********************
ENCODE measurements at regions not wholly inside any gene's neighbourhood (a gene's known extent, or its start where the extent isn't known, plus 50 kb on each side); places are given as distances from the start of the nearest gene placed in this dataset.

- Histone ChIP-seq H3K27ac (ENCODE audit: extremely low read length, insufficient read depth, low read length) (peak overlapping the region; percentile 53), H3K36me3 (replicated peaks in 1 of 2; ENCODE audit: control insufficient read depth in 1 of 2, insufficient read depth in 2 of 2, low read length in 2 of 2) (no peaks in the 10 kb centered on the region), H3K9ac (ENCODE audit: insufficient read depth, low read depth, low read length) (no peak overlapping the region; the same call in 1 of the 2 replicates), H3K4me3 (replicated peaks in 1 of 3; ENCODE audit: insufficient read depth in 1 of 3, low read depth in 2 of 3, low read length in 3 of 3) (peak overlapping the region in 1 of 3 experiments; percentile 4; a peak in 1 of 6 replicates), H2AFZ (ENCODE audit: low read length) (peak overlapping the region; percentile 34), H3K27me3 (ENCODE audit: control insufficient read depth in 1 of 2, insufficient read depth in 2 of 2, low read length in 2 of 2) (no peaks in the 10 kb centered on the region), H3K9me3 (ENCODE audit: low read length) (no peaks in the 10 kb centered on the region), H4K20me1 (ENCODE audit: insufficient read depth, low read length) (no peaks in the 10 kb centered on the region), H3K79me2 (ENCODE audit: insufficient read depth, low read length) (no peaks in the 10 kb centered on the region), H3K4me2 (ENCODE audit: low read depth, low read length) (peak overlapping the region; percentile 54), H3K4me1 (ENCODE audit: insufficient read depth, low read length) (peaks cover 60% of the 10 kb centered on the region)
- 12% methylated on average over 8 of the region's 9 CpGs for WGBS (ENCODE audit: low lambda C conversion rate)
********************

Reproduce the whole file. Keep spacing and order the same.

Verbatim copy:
ENCODE measurements at regions not wholly inside any gene's neighbourhood (a gene's known extent, or its start where the extent isn't known, plus 50 kb on each side); places are given as distances from the start of the nearest gene placed in this dataset.

- Histone ChIP-seq H3K27ac (ENCODE audit: extremely low read length, insufficient read depth, low read length) (peak overlapping the region; percentile 53), H3K36me3 (replicated peaks in 1 of 2; ENCODE audit: control insufficient read depth in 1 of 2, insufficient read depth in 2 of 2, low read length in 2 of 2) (no peaks in the 10 kb centered on the region), H3K9ac (ENCODE audit: insufficient read depth, low read depth, low read length) (no peak overlapping the region; the same call in 1 of the 2 replicates), H3K4me3 (replicated peaks in 1 of 3; ENCODE audit: insufficient read depth in 1 of 3, low read depth in 2 of 3, low read length in 3 of 3) (peak overlapping the region in 1 of 3 experiments; percentile 4; a peak in 1 of 6 replicates), H2AFZ (ENCODE audit: low read length) (peak overlapping the region; percentile 34), H3K27me3 (ENCODE audit: control insufficient read depth in 1 of 2, insufficient read depth in 2 of 2, low read length in 2 of 2) (no peaks in the 10 kb centered on the region), H3K9me3 (ENCODE audit: low read length) (no peaks in the 10 kb centered on the region), H4K20me1 (ENCODE audit: insufficient read depth, low read length) (no peaks in the 10 kb centered on the region), H3K79me2 (ENCODE audit: insufficient read depth, low read length) (no peaks in the 10 kb centered on the region), H3K4me2 (ENCODE audit: low read depth, low read length) (peak overlapping the region; percentile 54), H3K4me1 (ENCODE audit: insufficient read depth, low read length) (peaks cover 60% of the 10 kb centered on the region)
- 12% methylated on average over 8 of the region's 9 CpGs for WGBS (ENCODE audit: low lambda C conversion rate)